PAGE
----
Hull Centre for Systems Studies hosts two high profile events; 2-3 June 2021
The Centre for Systems Studies at the University of Hull hosts an annual lecture by a high-profile speaker. The format is for an hour-long presentation to be followed by a dialogue with Emeritus Professor Mike Jackson. Over the last few years, hundreds of people from all over the UK have travelled to Hull to participate in these events. In 2021, the lecture will be free to access online, and will therefore be open to a much larger international audience. And, as the topic of the 2021 Lecture is so ground-breaking for Systems Thinking and Systems Science, it will be followed the next day with a mini-symposium:
The 2021 Lecture will take place at 1.30 to 3.30pm (BST) on 2 June. It will be delivered by Carlo Rovelli, the celebrated theoretical physicist, whose 'relational' interpretation of quantum mechanics has attracted world-wide attention. Rovelli will propose, in an accessible presentation, that the work of Alexander Bogdanov (who is increasingly being acknowledged as one of the most important early contributors to Systems Science and Systems Thinking) is compatible with his relational interpretation of quantum mechanics, and helps to confirm it. The stage is therefore set for Systems Science to move to centre-stage in the discipline of Physics.
The mini-symposium will then follow, from 8.45am to 6.30pm (BST) on 3 June. This second event (which has been co-organized by the University of Hull, the Financial University of Moscow and the UK Cybernetics Society) will be focused on the life, work and contemporary relevance of Alexander Bogdanov. Carlo Rovelli and Mike Jackson will join a panel of distinguished Bogdanov scholars, who will participate in a range of presentations and discussions.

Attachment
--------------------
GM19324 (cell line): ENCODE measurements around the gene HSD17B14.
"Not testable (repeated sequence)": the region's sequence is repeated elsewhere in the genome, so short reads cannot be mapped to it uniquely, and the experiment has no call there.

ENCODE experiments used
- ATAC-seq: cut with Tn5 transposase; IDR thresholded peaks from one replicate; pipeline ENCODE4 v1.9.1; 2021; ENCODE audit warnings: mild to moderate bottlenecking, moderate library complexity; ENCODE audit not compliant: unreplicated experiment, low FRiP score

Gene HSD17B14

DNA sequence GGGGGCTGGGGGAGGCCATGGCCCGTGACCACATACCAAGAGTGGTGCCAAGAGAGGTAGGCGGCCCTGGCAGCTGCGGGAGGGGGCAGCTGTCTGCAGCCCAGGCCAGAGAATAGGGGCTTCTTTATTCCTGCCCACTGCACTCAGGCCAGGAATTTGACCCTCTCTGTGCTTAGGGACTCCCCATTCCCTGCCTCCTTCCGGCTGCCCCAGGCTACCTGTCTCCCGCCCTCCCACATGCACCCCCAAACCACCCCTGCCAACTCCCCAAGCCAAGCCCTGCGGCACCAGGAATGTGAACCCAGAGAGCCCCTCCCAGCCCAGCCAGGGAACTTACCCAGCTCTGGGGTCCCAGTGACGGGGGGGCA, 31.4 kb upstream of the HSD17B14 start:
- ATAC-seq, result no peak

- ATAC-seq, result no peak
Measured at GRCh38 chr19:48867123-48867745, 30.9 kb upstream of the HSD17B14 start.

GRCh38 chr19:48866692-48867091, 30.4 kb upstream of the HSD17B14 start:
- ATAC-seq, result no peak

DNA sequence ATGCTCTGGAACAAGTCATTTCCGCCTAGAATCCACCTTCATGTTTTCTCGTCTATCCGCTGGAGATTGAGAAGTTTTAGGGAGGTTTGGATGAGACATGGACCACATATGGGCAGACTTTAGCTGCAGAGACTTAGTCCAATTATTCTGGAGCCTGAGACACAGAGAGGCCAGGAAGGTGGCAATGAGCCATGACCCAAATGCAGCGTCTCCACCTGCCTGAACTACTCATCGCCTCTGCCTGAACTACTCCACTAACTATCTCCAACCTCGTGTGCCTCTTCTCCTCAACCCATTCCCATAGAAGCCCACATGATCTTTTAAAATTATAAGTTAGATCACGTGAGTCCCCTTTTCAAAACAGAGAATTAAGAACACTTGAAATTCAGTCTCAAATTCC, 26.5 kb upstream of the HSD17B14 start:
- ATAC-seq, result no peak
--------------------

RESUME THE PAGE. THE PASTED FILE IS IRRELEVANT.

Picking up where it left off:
For those of you who don't know of Bogdanov, he not only developed a 'universal organizational science' at the start of the 20th Century, but was also (with Lenin) a leader of the Bolsheviks in Russia. Bogdanov fell out of favour with Lenin due to their different political and philosophical perspectives, and his work was later suppressed by Stalin. It remained mostly unknown until the 1960s, but the subsequent decades have witnessed increasing awareness of his thinking. Now, in the 21st Century, it is time for the systems research community to fully recognize, not just the importance of Bogdanov to the history of our field, but also the contemporary relevance of his ideas.
These will be two ground-breaking events, accessible free of charge, and I would urge you to sign up for both via the link below. The link contains further details of both events as well as access to registration forms. Note that you have to sign up for each event separately (signing up for one will not give you automatic access to the other):